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Free and open to the public


Physical Science Building, Room 161


Controlled release technology is expected to have a profound impact in many medical fields including oncology. The incorporation of chemotherapeutic agents in nanoparticle delivery vehicles has improved drug solubility, reduced clearance, and enhanced therapeutic effectiveness. With controlled release nanoparticle systems, a single dose can sustain drug levels within the desired therapeutic range for long periods in various diseases (e.g., cancer). However, currently approved nanomedicines provide modest survival benefits for patients, in part because of poor tumor penetration. Physiological barriers, such as the dense interstitial collagen matrix, hinder the delivery of drugs throughout the entire tumor. Another significant drawback of commercially available drug delivery particles is that drugs are released at a predetermined rate irrespective of patients’ needs or changing physiological circumstances. Last but not least, many nanoparticulate systems often suffer from translational problem through bench to clinical trials, due in part to uncontrolled formulation (e.g. low drug loading) that leads to modest preclinical efficacy.

In this talk, I will present efforts that address some of those critical problems in nanomedicine. First, a controlled nanoparticulate formulation using drugpolymer conjugates will be introduced where multifunctional drugs are conjugated onto the polymer through one specific functional group. Such system can increase drug loading to 30 wt% for various drugs, with a control of particle sizes (50 - 100 nm). Secondly, I will present a photo-switching nanoparticulate system that uses light as the remote means of triggering both on-demand drug release and reversible changes in particle volume (from 130 to 40 nm) to enhance tissue penetration. These photo-switchable nanoparticles provide spatio-temporal control of drug release and enhanced tissue penetration, useful properties in many disease states including cancer and ocular diseases. For the first time, the remotely light-triggered nanoparticulate drug delivery system shows preclinical benefits that enables repetitive dosing from a single administration with improved delivery efficacy throughout tumors.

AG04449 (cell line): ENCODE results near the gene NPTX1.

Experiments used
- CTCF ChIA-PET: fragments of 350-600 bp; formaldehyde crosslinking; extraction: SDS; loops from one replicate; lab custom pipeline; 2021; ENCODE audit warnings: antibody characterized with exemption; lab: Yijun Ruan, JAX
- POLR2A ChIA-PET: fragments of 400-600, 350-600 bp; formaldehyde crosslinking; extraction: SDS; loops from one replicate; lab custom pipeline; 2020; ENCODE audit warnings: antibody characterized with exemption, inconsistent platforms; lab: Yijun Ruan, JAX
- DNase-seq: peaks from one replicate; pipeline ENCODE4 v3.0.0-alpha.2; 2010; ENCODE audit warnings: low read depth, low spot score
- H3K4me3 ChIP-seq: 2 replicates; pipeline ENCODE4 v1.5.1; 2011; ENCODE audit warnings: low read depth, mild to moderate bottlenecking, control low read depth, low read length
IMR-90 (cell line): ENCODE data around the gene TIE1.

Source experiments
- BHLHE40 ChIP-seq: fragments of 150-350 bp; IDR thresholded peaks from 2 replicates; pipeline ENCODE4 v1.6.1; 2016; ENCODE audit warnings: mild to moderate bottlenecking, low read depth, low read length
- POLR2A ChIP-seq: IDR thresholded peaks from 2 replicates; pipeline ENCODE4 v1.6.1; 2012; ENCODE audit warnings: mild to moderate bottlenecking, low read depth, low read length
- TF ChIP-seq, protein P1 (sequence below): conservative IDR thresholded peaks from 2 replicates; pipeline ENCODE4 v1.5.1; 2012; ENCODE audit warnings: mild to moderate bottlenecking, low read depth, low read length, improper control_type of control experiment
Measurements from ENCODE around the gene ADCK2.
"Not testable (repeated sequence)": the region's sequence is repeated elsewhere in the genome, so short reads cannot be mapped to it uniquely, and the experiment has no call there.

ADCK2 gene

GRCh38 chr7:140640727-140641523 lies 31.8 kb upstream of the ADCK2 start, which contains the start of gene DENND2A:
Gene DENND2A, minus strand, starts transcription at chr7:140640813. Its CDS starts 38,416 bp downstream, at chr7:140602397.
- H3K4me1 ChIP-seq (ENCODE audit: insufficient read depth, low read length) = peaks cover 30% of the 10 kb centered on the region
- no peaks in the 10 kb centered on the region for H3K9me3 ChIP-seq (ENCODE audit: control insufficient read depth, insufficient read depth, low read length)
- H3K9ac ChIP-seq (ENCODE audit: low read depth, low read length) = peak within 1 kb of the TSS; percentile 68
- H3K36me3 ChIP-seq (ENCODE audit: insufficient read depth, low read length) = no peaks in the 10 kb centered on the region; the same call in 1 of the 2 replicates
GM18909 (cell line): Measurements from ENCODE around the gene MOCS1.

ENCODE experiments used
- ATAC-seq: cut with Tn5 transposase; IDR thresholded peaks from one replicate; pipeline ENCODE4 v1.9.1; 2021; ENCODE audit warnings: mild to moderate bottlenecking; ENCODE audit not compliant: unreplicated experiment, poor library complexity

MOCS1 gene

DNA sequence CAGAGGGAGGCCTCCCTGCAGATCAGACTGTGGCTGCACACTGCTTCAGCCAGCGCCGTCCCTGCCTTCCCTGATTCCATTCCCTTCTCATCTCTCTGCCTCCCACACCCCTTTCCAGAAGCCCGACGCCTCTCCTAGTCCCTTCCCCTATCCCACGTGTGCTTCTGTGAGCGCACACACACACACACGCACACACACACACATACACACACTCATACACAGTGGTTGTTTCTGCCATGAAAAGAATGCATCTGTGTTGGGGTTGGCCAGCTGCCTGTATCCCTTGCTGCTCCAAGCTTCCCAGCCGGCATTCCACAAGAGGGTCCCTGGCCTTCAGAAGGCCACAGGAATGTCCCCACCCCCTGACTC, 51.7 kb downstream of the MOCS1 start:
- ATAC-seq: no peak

Rong Tong received his Ph.D. degree in Materials Science and Engineering from the University of Illinois at Urbana-Champaign in 2010, working on the synthesis and formulation of novel nanomedicines for targeted cancer therapy. Currently Rong is a postdoctoral fellow at Massachusetts Institute of Technology and Harvard Medical School, where he develops new strategies for drug delivery, including light-triggerable drug delivery, tuning tumor microenvironment, synthesis of theranostic biomaterials and prolongation of local anesthesia duration. Rong’s research interests include bioconjugate chemistry, nanomedicine, biomaterials and targeted cancer therapy. Rong has authored over 25 publications in peer reviewed journals, and over 5 patents submitted. Rong is the recipient of the Siteman Center for Cancer Nanotechnology Fellowship (2007), Racheff-Intel Award (2009), and ACS AkzoNobel Award (2010).


Rong Tong, Ph.D.

Postdoctoral Fellow

Massachusetts Institute of Technology

Harvard Medical School

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Light refreshments will be served


Mari Pina NanoScience Technology Center 407-882-1515